- Trichomoniasis is a curable, common STD caused that’s often treated with antibiotics.
- Trichomoniasis symptoms in those with vaginas include pain during sex or urination.
- Trichomoniasis symptoms in people with penises include irritation and pain while urinating.
- Visit Insider’s Health Reference library for more advice.
Trichomoniasis, also known as trich, is a common and curable sexually transmitted disease (STD) caused by the parasitic infection Trichomonas vaginalis (TV).
According to the Center for Disease Control and Prevention (CDC), more than two million people in the US were diagnosed with a trich infection in 2018.
Trichomoniasis is more common in women than men. In particular, older women, Black women, and those with multiple sexual partners are at the highest risk of infection.
Here’s everything you need to know about trichomoniasis, including its symptoms and treatment options.
Symptoms of trichomoniasis
Many individuals with trichomoniasis are asymptomatic, meaning that they experience no symptoms at all.
“About one-third of the time, for both men and women, there are no symptoms,” says Dimitar Marinov, MD, assistant professor at the Department of Hygiene and Epidemiology with the Medical University of Varna, Bulgaria.
If symptoms do occur, they typically appear within five to 28 days following infection and will vary depending on gender.
People with vaginas may develop the following symptoms:
- An unusual and unpleasant smelling vaginal discharge, which may appear white, gray, yellow, or green in color
- Genital itching, burning, redness, or pain
- Discomfort or pain while urinating
- Painful intercourse
People with penises may experience the following symptoms:
- Discharge from the penis
- Irritation inside the penis
- Discomfort, pain, or burning with urination or after ejaculation
What causes trichomoniasis?
Trichomoniasis is caused by a single-celled, microscopic parasite called Trichomonas vaginalis. It travels from person to person through unprotected sexual contact including vaginal intercourse, vulva-to-vulva contact, and sharing sex toys.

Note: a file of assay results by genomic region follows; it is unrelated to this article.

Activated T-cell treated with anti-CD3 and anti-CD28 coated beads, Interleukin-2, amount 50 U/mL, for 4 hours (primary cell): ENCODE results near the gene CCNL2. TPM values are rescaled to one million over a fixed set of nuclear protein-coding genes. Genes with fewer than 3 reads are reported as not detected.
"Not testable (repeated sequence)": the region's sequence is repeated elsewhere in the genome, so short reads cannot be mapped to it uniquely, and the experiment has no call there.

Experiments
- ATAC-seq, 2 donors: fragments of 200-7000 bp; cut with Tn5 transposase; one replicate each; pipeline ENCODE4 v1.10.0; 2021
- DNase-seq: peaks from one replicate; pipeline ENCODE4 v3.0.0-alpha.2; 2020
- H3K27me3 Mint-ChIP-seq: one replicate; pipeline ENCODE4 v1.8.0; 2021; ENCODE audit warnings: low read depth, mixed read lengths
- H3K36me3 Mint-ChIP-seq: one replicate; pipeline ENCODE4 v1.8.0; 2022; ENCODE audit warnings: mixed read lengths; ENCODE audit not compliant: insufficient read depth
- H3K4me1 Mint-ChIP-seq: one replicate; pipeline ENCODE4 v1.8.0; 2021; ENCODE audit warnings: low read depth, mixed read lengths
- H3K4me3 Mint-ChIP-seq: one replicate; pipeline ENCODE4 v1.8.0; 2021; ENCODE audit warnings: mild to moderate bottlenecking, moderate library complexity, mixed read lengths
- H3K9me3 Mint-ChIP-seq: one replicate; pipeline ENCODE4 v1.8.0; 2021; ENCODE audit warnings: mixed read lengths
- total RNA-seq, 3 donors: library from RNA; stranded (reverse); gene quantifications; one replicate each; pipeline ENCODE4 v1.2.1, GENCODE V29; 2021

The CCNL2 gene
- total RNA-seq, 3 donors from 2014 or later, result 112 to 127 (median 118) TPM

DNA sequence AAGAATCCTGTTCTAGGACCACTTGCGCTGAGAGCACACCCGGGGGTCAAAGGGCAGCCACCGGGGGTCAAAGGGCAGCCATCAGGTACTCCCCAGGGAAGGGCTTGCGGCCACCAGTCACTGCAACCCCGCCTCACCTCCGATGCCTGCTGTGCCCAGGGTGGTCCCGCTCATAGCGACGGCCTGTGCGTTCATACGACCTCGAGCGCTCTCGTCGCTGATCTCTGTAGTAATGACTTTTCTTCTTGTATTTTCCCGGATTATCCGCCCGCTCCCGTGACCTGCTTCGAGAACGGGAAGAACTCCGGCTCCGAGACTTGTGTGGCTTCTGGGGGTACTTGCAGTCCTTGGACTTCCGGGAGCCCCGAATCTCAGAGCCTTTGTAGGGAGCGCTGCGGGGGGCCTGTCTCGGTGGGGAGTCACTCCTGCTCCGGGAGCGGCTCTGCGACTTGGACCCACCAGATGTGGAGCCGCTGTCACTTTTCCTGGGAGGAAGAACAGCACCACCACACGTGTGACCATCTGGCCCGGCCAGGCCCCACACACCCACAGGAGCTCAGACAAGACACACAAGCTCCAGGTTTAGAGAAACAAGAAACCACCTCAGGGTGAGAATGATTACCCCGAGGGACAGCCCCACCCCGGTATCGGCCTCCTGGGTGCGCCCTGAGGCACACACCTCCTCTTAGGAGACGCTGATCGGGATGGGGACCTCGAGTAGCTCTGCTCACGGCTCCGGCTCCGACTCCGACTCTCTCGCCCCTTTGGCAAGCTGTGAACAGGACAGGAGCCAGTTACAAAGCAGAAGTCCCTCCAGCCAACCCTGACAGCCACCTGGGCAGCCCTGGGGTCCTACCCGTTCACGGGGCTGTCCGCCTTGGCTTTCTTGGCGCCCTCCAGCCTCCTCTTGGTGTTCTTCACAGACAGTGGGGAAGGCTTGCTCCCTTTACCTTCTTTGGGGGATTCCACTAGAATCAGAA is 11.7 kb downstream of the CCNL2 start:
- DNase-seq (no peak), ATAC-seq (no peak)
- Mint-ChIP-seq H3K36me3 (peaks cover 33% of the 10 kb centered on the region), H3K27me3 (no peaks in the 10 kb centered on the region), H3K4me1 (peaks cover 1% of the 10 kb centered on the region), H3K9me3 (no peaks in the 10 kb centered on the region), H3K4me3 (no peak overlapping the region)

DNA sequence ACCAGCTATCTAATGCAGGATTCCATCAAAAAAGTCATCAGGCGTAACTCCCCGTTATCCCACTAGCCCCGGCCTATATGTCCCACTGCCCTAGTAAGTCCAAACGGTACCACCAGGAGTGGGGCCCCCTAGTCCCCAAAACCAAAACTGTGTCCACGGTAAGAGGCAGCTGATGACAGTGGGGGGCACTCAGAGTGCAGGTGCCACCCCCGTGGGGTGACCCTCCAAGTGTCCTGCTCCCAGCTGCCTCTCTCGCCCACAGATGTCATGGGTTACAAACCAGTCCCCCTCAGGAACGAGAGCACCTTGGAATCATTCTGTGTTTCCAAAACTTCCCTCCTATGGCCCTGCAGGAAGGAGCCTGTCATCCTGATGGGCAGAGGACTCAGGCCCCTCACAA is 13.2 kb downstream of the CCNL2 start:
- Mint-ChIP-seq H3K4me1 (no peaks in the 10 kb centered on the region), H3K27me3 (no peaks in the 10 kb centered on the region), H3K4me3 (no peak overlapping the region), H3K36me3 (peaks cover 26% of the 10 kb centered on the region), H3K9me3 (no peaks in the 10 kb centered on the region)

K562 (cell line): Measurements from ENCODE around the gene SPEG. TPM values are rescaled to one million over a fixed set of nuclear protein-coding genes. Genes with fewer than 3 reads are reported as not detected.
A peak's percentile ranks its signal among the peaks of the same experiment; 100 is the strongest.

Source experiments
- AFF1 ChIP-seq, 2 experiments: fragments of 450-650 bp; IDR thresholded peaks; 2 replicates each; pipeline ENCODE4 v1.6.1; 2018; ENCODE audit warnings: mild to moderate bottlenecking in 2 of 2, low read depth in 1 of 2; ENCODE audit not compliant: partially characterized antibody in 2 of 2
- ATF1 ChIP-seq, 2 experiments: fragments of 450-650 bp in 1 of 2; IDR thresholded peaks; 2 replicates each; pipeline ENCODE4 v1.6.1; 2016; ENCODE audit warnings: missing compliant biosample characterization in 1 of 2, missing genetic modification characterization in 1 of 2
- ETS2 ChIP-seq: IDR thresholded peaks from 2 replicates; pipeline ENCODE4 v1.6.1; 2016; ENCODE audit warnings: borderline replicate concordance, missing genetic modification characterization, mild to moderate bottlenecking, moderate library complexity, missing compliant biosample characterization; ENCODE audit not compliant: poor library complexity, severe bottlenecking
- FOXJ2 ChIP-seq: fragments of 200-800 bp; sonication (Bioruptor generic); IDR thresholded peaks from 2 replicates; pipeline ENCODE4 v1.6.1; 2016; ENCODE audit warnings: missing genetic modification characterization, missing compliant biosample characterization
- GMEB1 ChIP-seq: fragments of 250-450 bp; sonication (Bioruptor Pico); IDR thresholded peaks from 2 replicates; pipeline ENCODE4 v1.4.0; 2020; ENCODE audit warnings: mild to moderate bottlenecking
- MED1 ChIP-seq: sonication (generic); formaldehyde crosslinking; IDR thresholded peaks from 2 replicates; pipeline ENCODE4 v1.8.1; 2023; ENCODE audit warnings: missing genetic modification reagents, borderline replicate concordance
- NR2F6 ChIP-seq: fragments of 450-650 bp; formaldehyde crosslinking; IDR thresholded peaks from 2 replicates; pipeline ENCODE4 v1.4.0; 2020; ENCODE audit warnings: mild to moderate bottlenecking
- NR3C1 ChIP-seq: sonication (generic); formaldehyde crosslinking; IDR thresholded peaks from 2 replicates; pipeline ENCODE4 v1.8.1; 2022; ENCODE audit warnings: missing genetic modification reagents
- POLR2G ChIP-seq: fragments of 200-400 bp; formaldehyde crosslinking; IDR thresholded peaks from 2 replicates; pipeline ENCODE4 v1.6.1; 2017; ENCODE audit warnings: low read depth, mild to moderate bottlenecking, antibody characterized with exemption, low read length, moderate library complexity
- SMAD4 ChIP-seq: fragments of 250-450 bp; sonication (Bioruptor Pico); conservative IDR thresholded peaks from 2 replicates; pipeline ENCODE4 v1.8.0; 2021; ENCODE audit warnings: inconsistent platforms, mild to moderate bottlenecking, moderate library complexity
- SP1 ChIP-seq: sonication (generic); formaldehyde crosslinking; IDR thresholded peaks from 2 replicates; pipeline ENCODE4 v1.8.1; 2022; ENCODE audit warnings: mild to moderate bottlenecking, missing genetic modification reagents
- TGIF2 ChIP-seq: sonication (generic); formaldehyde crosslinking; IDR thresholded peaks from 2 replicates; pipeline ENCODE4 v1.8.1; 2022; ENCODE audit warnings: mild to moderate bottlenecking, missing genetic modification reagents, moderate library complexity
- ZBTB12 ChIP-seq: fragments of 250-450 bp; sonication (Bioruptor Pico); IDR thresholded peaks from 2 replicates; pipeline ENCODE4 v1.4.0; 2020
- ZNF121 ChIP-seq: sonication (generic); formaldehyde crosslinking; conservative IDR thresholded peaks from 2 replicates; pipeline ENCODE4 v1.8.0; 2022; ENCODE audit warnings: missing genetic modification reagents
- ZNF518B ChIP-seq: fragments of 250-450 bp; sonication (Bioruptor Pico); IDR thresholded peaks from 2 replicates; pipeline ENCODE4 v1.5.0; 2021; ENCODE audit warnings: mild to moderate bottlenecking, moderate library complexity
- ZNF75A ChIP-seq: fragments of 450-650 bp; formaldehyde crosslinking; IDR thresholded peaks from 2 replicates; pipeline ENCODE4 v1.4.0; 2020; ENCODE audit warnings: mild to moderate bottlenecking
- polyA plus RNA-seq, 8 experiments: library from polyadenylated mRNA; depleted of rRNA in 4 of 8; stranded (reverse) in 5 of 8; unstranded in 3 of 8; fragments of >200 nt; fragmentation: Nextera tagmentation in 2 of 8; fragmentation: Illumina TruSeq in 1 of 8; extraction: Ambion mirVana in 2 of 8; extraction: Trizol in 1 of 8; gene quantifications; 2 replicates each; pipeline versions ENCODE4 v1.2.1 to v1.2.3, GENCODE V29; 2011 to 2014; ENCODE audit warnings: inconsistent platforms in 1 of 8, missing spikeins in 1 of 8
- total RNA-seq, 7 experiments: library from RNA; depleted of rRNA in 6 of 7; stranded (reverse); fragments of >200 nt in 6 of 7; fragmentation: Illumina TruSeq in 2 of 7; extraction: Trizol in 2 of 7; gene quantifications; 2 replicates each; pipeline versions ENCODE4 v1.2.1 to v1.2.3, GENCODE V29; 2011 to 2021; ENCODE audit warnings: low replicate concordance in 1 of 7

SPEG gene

“Trich can’t be spread via oral or anal sex,” says Marinov. “Therefore, unprotected vaginal sex is the main risk factor.”
Non-sexual transmission of trichomoniasis is rare but possible. There are cases of people contracting it from contaminated bathwater, public pools, or by sharing clothing or damp towels with someone who has the infection, says Steven A. Rabin, MD, FACOG, and board-certified obstetrician and gynecologist at Advanced Gynecology Solutions, Inc.
How is trichomoniasis treated?
Trichomoniasis is often treated with antibiotics, the most common of which are as follows:
- Metronidazole (Flagyl). Metronidazole is a prescription medication available as an oral tablet or capsule, ingestible liquid, vaginal gel, topical cream, or anal suppository. Typically, if you’re being treated for trichomoniasis your doctor will prescribe you a seven-day 500 mg dose of metronidazole — an oral tablet or capsule that you’ll either take once or twice daily depending on your doctor’s recommendation. Drinking alcohol within 24 to 72 hours of taking metronidazole can cause severe nausea and vomiting.
- Tinidazole (Tindamax). Tinidazole is a prescription-only medication available as an ingestible liquid or tablet and is usually taken with food as a single or double daily dose for two to five days. Drinking alcohol within 24 to 72 hours of taking tinidazole can cause severe nausea and vomiting.
Approximately one in five people who are treated for trichomoniasis get reinfected within three months after receiving treatment. To prevent this from happening, the person with the infection and their partner should receive treatment at the same time and avoid unprotected sexual contact for at least one week.
“It’s important to also check for other STDs and sexually transmitted infections (STIs) when you find this,” says Rabin. “Safe sex using condoms can lower the risk of infection dramatically.”
“If untreated, trichomoniasis might lead to complications such as infertility in women due to fallopian tube blockage,” says Marinov. “Furthermore, trichomonas makes it easier for other sexually transmitted diseases to spread.”
Trichomoniasis is a common STD that’s easy to treat. It’s usually transmitted via unprotected sexual contact, but in very rare cases can be contracted from a public pool or by sharing clothing or damp towels with someone who has the infection.
Although antibiotic treatment will get rid of the parasite, it’s possible to become reinfected. That’s why it’s important that you and your partner get treated and practice safe sex with a condom for at least a week after treatment to reduce your risk of reinfection.
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